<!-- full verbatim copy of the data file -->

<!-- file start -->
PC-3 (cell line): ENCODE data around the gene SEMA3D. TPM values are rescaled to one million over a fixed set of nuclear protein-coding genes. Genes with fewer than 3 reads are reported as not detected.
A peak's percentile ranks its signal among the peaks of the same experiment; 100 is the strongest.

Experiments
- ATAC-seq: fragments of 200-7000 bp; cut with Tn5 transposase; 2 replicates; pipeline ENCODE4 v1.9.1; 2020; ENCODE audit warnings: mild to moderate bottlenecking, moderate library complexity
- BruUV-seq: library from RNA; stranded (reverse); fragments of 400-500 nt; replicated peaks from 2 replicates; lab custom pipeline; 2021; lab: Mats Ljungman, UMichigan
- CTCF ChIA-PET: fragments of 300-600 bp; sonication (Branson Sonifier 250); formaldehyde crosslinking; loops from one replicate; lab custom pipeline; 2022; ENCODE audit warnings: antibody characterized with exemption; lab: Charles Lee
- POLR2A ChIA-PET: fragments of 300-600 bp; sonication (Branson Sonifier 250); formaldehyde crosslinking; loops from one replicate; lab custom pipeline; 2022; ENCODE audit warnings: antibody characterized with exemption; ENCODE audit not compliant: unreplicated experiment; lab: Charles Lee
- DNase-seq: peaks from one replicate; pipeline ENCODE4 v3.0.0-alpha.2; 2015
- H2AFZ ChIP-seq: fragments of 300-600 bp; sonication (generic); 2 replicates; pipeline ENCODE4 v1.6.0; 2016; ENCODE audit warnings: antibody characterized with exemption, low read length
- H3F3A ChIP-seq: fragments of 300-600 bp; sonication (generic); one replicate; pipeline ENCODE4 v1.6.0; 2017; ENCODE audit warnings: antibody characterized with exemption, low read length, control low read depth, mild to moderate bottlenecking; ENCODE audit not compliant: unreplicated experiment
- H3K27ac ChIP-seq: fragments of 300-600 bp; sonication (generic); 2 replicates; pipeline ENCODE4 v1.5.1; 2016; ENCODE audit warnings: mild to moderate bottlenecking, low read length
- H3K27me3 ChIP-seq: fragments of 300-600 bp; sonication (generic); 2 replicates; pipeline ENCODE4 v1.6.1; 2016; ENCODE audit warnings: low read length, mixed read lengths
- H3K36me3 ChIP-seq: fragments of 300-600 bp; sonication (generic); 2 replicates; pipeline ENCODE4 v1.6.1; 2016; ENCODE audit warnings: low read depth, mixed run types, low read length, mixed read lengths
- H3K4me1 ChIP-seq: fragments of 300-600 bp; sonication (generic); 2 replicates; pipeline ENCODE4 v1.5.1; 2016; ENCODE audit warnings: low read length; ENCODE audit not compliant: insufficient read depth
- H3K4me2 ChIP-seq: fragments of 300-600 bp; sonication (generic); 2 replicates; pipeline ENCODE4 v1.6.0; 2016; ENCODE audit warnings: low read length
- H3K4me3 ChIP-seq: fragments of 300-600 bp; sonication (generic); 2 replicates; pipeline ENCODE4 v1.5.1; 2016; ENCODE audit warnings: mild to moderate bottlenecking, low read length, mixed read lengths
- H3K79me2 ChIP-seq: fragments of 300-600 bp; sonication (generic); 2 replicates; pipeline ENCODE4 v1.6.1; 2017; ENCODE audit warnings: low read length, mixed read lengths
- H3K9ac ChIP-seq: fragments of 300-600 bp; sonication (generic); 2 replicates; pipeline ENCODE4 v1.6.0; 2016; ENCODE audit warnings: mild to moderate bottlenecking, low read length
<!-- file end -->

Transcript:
PC-3 (cell line): ENCODE data around the gene SEMA3D. TPM values are rescaled to one million over a fixed set of nuclear protein-coding genes. Genes with fewer than 3 reads are reported as not detected.
A peak's percentile ranks its signal among the peaks of the same experiment; 100 is the strongest.

Experiments
- ATAC-seq: fragments of 200-7000 bp; cut with Tn5 transposase; 2 replicates; pipeline ENCODE4 v1.9.1; 2020; ENCODE audit warnings: mild to moderate bottlenecking, moderate library complexity
- BruUV-seq: library from RNA; stranded (reverse); fragments of 400-500 nt; replicated peaks from 2 replicates; lab custom pipeline; 2021; lab: Mats Ljungman, UMichigan
- CTCF ChIA-PET: fragments of 300-600 bp; sonication (Branson Sonifier 250); formaldehyde crosslinking; loops from one replicate; lab custom pipeline; 2022; ENCODE audit warnings: antibody characterized with exemption; lab: Charles Lee
- POLR2A ChIA-PET: fragments of 300-600 bp; sonication (Branson Sonifier 250); formaldehyde crosslinking; loops from one replicate; lab custom pipeline; 2022; ENCODE audit warnings: antibody characterized with exemption; ENCODE audit not compliant: unreplicated experiment; lab: Charles Lee
- DNase-seq: peaks from one replicate; pipeline ENCODE4 v3.0.0-alpha.2; 2015
- H2AFZ ChIP-seq: fragments of 300-600 bp; sonication (generic); 2 replicates; pipeline ENCODE4 v1.6.0; 2016; ENCODE audit warnings: antibody characterized with exemption, low read length
- H3F3A ChIP-seq: fragments of 300-600 bp; sonication (generic); one replicate; pipeline ENCODE4 v1.6.0; 2017; ENCODE audit warnings: antibody characterized with exemption, low read length, control low read depth, mild to moderate bottlenecking; ENCODE audit not compliant: unreplicated experiment
- H3K27ac ChIP-seq: fragments of 300-600 bp; sonication (generic); 2 replicates; pipeline ENCODE4 v1.5.1; 2016; ENCODE audit warnings: mild to moderate bottlenecking, low read length
- H3K27me3 ChIP-seq: fragments of 300-600 bp; sonication (generic); 2 replicates; pipeline ENCODE4 v1.6.1; 2016; ENCODE audit warnings: low read length, mixed read lengths
- H3K36me3 ChIP-seq: fragments of 300-600 bp; sonication (generic); 2 replicates; pipeline ENCODE4 v1.6.1; 2016; ENCODE audit warnings: low read depth, mixed run types, low read length, mixed read lengths
- H3K4me1 ChIP-seq: fragments of 300-600 bp; sonication (generic); 2 replicates; pipeline ENCODE4 v1.5.1; 2016; ENCODE audit warnings: low read length; ENCODE audit not compliant: insufficient read depth
- H3K4me2 ChIP-seq: fragments of 300-600 bp; sonication (generic); 2 replicates; pipeline ENCODE4 v1.6.0; 2016; ENCODE audit warnings: low read length
- H3K4me3 ChIP-seq: fragments of 300-600 bp; sonication (generic); 2 replicates; pipeline ENCODE4 v1.5.1; 2016; ENCODE audit warnings: mild to moderate bottlenecking, low read length, mixed read lengths
- H3K79me2 ChIP-seq: fragments of 300-600 bp; sonication (generic); 2 replicates; pipeline ENCODE4 v1.6.1; 2017; ENCODE audit warnings: low read length, mixed read lengths
- H3K9ac ChIP-seq: fragments of 300-600 bp; sonication (generic); 2 replicates; pipeline ENCODE4 v1.6.0; 2016; ENCODE audit warnings: mild to moderate bottlenecking, low read length